Amen & Goodbye
Yeasayer = MGMT + Brooklyn Tabernacle Choir + Vampire Weekend
Amen & Goodbye hails the long-awaited return of Yeasayer—whether or not it is a triumphant return is a separate matter. On one hand, this is by far their most tightly put-together and cinematic release, but on the other hand, through the lengthy recording process, the enlisting of Joey Waronker as producer (all the other albums have been self-produced) and various other factors, Amen feels almost too polished. It lacks the distinctly explorative spontaneity of 2007’s All Hour Cymbals, only briefly or with some trepidation touches on the uniquely gyrating sounds of 2010’s Odd Blood, and invariably ends up sounding like a distilled—though not entirely disappointing—variation of 2012’s Fragrant World. As a standalone work, Amen & Goodbye is masterful, yet in relation to their other works, it seems like a small step where great leaps have been previously made. Through the sheen, some gems—intricate and captivating like only Yeasayer can be—do manage to shine through.
The album opens with “Daughters of Cain,” a brief introduction to the religious tones Amen dances with and around for the remainder. It begins with a subtle piano vamping in the background, while a vocal/choral arrangement, similar to those often used by Queen, moves to swell and envelop the track. With eyes closed and mind willing, it stimulates lushly immaculate images for the listener—think steeples, cathedrals, choirs in flowing white robes. My favorite parts of Amen are the songs and moments that keep to this religious motif. Essentially, they are the innovations in this album—they are Yeasayer reaching out and beyond. The first single, “I Am Chemistry,” is an example of Yeasayer skillfully combining new grandiose tones with the quirky synth sounds of “Ambling Alp” from Odd Blood and the gang vocals from All Hour’s “2080”—it is a song that can’t help but capture the uninitiated and adept alike. Featuring Suzzy Roche of The Roches, “Half Asleep” opens with sounds and textures reminiscent of a Hindu chant—deep, glowing, individualized—and evolves to sound more like a day in court during medieval times. It is a story of love wound around an ever-changing (and challenging) sonic landscape—simultaneously regal and jangly. A stripped-down number with an antiquated, wandering theremin (look up “Somewhere Over the Rainbow” played on the theremin) and brutally sincere lyrics, “Uma” is refreshingly beautiful in its simplicity and inherent honesty—one can’t help but admire a track that is so obviously the misfit yet manages to unite the other tracks. The album essentially closes with “Cold Night” (the final/title track is nothing more than a blip or two). “Cold Night” exhibits a roving and ambient background, guitars plucked seemingly directly from Death Cab for Cutie’s Kintsugi, and emotively charged lyrics like “Is there something I could have told you / To carry you through the cold night?”—thoroughly satisfying next to its negligible successor.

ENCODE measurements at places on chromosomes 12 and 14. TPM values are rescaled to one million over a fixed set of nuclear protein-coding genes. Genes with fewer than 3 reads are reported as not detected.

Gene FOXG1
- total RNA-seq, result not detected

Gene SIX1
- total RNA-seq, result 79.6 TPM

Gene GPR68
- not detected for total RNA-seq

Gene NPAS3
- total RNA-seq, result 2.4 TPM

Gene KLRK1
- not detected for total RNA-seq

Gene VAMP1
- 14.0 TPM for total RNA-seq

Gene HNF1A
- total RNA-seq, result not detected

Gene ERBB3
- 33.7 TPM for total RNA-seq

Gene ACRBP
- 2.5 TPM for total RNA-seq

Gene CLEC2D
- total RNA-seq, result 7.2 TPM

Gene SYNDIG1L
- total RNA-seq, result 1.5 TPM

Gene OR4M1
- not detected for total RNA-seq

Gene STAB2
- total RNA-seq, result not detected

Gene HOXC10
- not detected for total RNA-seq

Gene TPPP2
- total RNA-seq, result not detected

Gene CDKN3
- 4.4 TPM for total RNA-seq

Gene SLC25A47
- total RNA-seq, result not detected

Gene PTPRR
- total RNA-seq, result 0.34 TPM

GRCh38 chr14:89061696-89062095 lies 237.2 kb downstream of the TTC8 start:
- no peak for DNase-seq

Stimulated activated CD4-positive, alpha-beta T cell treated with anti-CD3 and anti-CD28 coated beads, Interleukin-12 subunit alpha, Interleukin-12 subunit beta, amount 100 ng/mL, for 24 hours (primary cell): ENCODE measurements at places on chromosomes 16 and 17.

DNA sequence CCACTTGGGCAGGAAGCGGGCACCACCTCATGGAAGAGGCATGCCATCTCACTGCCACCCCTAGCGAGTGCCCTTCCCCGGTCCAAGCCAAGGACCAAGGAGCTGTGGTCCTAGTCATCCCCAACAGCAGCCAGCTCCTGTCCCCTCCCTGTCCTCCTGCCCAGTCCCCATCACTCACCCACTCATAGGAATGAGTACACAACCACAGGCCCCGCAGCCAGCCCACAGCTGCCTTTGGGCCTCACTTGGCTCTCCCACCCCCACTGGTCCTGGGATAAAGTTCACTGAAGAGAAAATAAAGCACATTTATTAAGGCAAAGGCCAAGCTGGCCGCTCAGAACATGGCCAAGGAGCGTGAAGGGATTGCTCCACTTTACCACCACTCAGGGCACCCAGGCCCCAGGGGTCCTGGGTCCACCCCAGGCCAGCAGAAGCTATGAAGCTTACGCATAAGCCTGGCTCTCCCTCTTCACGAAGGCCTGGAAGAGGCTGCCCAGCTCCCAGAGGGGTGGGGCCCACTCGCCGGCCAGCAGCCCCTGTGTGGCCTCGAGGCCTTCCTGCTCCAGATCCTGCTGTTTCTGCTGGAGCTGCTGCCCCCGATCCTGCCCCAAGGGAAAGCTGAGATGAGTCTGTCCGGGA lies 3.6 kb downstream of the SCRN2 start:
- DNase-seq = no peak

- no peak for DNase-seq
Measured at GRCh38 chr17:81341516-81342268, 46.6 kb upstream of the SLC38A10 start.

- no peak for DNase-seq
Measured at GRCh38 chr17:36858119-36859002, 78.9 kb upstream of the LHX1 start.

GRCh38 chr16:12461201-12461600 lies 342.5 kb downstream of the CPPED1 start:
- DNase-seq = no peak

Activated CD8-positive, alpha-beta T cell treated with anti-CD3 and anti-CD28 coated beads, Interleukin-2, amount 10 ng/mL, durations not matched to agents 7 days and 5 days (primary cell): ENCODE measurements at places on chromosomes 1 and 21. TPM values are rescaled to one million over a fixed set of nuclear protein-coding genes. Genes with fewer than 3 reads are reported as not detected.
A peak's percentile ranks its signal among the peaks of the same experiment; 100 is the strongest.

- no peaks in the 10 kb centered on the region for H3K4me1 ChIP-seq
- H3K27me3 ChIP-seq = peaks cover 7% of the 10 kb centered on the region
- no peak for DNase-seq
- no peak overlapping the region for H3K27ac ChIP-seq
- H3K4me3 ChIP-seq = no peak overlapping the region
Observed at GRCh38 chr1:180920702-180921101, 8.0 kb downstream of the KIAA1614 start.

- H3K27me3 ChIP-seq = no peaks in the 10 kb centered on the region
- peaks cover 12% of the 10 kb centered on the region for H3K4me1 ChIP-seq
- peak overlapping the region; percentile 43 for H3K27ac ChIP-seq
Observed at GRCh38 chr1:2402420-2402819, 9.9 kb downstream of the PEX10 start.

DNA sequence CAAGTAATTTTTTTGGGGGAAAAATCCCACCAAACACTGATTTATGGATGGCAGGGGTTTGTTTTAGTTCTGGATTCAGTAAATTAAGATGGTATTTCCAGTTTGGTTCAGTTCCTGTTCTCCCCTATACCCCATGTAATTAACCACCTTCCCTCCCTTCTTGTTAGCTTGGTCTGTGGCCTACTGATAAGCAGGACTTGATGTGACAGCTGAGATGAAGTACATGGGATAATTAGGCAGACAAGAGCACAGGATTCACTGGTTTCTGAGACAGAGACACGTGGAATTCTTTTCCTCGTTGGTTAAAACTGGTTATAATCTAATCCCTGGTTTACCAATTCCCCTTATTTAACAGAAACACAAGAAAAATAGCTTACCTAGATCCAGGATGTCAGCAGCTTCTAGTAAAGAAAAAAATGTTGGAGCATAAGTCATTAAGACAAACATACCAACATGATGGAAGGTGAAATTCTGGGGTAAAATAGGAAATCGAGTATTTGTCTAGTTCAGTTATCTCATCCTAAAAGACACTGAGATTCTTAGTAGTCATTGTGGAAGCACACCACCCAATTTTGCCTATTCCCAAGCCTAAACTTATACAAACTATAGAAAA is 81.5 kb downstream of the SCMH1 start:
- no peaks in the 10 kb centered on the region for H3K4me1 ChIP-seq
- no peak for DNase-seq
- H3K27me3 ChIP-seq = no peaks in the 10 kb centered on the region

One pivotal feature of this album is its cover art. David Altmejd has created an engaging cross between the covers of The Beatles’ Sgt. Pepper’s Lonely Hearts Club Band and Pink Floyd’s The Division Bell: mismatched, threatening statuesque figures, all seemingly with their own motives and problems, patiently wait against a blue-sky backdrop. It is a sublime and surreal manifestation of motion and stagnation, communication and ignorance.
Whether we are to understand Amen as a solemn “goodbye” or reinvigorated “hello” is unclear. It succeeds more often than it doesn’t, and even when it doesn’t, those tracks are straight from the B-side pile of the other albums. Fans will be pleased. Newcomers may find themselves tangled up in the learning curve. –Z. Smith